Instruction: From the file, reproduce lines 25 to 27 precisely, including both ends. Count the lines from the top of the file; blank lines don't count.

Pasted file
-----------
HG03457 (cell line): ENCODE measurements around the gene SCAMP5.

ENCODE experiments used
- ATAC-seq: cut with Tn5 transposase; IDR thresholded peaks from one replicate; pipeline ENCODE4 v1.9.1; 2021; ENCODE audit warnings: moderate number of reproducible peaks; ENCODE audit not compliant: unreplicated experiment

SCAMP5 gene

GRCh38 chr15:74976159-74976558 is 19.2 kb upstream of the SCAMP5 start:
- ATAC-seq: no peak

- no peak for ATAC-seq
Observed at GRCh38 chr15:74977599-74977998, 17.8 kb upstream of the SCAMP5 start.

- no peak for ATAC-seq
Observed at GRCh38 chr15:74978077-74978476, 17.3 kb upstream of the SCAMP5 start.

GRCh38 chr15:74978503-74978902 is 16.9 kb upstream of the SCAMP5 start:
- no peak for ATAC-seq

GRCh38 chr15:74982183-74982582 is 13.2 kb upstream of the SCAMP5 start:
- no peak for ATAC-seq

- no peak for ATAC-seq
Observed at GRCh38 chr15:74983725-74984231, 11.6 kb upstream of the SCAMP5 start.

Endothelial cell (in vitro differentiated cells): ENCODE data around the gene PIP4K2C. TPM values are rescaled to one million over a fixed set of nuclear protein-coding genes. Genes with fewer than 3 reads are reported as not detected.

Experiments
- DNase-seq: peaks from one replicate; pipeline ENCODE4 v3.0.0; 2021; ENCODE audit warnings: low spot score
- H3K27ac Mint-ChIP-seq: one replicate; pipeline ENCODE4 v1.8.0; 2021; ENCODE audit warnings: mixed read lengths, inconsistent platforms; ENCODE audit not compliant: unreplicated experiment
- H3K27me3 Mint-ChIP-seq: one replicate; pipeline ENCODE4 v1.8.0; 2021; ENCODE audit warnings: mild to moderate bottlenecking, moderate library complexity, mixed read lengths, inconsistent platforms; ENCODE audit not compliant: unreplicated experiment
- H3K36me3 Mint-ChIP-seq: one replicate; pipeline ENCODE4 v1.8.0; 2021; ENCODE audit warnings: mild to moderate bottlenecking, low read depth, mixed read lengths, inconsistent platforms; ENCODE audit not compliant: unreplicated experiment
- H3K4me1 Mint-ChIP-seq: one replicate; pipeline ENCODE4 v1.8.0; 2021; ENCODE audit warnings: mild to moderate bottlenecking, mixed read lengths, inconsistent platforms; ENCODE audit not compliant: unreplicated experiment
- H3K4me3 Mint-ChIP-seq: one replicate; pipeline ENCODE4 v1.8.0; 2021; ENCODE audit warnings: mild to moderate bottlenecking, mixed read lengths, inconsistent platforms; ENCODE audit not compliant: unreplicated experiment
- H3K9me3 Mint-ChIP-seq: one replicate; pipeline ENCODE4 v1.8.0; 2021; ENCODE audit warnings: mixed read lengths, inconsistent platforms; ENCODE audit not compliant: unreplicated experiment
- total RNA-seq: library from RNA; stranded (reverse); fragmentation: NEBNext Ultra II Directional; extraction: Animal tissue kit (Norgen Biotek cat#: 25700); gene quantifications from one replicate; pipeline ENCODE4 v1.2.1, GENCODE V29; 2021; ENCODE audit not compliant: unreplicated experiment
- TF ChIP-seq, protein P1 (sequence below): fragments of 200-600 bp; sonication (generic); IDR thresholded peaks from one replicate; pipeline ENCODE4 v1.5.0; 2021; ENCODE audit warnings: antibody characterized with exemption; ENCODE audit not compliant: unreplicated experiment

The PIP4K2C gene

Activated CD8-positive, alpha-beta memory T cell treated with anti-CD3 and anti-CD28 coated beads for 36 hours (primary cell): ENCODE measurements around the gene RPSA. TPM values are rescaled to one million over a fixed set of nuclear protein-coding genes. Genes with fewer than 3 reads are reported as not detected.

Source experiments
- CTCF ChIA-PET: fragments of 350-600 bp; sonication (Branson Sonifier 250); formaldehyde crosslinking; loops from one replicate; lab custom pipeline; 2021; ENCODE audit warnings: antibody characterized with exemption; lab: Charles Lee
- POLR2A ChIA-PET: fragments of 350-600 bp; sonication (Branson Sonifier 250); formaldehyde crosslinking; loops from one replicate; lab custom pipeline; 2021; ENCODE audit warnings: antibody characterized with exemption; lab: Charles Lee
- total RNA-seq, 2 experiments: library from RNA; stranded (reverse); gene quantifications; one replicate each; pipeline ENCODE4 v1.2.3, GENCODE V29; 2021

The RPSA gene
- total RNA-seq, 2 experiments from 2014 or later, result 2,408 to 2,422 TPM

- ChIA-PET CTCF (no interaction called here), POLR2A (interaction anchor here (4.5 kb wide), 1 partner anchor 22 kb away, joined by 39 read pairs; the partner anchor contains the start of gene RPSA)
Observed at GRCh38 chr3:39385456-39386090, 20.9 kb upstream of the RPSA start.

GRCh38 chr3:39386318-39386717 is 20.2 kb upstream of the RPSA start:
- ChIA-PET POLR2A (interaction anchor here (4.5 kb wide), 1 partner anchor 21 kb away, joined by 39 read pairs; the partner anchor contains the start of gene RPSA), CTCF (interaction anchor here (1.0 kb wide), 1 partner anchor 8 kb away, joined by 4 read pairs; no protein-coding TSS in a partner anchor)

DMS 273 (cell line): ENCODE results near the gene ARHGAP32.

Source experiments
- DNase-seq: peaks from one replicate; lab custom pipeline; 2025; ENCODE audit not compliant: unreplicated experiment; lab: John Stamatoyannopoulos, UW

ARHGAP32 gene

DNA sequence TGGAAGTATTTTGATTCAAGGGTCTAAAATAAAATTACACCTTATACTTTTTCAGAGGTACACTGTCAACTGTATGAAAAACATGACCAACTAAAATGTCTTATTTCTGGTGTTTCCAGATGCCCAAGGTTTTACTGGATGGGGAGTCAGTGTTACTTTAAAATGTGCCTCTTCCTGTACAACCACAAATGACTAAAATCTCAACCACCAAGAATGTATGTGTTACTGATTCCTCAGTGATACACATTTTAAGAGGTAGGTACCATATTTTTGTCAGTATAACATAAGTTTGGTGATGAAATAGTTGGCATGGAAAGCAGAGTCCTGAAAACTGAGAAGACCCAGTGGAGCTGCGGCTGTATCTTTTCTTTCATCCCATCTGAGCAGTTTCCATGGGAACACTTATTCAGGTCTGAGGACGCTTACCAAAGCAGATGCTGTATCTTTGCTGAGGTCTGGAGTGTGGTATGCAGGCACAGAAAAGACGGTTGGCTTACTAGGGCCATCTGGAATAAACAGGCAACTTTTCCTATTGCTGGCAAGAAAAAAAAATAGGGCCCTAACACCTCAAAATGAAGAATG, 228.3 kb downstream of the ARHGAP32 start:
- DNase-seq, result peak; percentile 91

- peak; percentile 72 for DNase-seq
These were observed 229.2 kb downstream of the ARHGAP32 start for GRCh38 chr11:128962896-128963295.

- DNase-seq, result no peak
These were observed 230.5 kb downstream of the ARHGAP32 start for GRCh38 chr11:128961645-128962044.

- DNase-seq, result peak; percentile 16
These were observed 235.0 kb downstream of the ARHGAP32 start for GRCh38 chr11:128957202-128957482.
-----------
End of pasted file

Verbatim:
- H3K9me3 Mint-ChIP-seq: one replicate; pipeline ENCODE4 v1.8.0; 2021; ENCODE audit warnings: mixed read lengths, inconsistent platforms; ENCODE audit not compliant: unreplicated experiment
- total RNA-seq: library from RNA; stranded (reverse); fragmentation: NEBNext Ultra II Directional; extraction: Animal tissue kit (Norgen Biotek cat#: 25700); gene quantifications from one replicate; pipeline ENCODE4 v1.2.1, GENCODE V29; 2021; ENCODE audit not compliant: unreplicated experiment
- TF ChIP-seq, protein P1 (sequence below): fragments of 200-600 bp; sonication (generic); IDR thresholded peaks from one replicate; pipeline ENCODE4 v1.5.0; 2021; ENCODE audit warnings: antibody characterized with exemption; ENCODE audit not compliant: unreplicated experiment